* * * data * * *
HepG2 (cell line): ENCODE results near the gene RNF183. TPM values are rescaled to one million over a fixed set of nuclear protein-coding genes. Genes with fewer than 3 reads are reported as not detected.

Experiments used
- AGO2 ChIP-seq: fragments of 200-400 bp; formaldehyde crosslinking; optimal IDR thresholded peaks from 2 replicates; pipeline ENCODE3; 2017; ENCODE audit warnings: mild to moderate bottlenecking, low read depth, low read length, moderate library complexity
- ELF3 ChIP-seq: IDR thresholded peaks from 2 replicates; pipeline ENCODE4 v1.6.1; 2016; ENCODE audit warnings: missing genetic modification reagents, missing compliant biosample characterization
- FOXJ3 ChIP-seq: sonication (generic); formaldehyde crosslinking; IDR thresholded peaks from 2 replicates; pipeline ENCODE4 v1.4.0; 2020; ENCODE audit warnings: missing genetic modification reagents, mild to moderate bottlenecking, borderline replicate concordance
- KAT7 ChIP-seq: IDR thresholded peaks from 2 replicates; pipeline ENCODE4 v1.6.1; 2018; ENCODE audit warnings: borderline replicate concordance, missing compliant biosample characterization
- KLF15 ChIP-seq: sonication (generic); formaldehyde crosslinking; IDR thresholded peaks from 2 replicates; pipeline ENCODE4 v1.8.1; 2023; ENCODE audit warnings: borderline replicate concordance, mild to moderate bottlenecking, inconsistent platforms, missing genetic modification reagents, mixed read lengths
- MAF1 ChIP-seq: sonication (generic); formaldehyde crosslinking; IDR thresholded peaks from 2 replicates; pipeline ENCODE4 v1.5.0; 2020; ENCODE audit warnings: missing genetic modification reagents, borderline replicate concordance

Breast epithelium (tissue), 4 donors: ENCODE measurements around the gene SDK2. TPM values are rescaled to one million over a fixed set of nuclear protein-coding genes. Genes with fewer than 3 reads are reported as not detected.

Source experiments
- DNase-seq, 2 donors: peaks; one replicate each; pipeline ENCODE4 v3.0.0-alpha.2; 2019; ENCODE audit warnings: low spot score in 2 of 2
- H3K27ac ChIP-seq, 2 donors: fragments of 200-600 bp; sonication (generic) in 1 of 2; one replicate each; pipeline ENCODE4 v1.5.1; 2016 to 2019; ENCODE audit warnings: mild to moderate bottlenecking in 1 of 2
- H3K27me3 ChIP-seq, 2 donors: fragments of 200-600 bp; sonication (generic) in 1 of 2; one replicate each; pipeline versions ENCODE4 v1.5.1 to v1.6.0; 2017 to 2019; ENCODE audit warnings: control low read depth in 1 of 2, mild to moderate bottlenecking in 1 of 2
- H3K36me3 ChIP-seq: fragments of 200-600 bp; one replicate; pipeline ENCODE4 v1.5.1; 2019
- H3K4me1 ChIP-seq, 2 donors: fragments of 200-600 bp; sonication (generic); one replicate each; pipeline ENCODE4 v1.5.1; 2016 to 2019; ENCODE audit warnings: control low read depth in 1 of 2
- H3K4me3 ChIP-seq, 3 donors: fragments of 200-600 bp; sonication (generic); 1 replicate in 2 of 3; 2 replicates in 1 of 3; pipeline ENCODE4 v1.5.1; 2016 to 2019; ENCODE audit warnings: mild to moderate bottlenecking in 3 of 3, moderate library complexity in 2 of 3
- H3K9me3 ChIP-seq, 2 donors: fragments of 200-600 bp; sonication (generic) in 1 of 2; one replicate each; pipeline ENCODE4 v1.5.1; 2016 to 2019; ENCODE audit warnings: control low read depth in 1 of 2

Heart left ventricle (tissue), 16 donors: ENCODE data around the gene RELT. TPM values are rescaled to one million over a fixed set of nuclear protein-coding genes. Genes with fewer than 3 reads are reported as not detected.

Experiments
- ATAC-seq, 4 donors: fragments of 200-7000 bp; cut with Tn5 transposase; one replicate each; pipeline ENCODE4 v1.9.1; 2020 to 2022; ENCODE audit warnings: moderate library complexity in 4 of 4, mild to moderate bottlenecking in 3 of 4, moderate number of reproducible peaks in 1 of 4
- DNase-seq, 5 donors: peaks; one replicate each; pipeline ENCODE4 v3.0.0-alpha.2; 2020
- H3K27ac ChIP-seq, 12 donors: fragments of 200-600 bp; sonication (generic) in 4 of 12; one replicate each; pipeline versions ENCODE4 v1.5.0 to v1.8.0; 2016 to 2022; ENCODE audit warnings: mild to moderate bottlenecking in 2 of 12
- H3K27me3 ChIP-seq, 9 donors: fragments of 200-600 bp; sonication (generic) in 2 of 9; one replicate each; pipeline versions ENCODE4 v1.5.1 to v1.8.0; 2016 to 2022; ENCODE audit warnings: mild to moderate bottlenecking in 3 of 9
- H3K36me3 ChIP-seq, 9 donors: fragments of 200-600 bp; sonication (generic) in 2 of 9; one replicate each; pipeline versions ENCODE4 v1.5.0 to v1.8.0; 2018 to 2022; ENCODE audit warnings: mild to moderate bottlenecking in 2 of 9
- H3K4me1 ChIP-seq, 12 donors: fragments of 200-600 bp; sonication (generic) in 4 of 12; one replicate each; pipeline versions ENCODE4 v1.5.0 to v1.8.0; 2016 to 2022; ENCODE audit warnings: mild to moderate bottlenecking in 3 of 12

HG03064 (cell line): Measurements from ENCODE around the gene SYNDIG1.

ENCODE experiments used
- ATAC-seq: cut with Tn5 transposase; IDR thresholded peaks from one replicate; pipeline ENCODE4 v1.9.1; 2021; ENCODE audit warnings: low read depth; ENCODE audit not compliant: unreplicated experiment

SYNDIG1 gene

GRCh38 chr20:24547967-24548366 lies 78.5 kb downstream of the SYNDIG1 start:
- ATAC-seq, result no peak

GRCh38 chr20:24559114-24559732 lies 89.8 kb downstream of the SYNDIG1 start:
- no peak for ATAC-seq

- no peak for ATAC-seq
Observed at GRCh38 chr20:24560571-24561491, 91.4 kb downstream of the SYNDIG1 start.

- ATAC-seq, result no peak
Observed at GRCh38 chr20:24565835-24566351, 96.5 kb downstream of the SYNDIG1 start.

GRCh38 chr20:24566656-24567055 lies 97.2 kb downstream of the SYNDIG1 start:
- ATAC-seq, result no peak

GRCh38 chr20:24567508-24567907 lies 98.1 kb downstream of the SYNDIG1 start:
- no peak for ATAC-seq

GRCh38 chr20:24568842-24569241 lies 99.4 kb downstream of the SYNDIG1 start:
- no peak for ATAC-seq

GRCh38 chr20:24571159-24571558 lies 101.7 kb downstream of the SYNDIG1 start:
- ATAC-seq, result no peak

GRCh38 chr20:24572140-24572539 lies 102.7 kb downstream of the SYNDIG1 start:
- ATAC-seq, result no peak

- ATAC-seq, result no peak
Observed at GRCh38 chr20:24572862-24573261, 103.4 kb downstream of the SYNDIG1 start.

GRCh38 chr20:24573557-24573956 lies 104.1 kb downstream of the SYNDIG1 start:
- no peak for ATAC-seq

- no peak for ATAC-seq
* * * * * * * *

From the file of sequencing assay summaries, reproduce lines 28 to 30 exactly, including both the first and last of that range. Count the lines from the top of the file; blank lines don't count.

- ATAC-seq: cut with Tn5 transposase; IDR thresholded peaks from one replicate; pipeline ENCODE4 v1.9.1; 2021; ENCODE audit warnings: low read depth; ENCODE audit not compliant: unreplicated experiment

SYNDIG1 gene

GRCh38 chr20:24547967-24548366 lies 78.5 kb downstream of the SYNDIG1 start: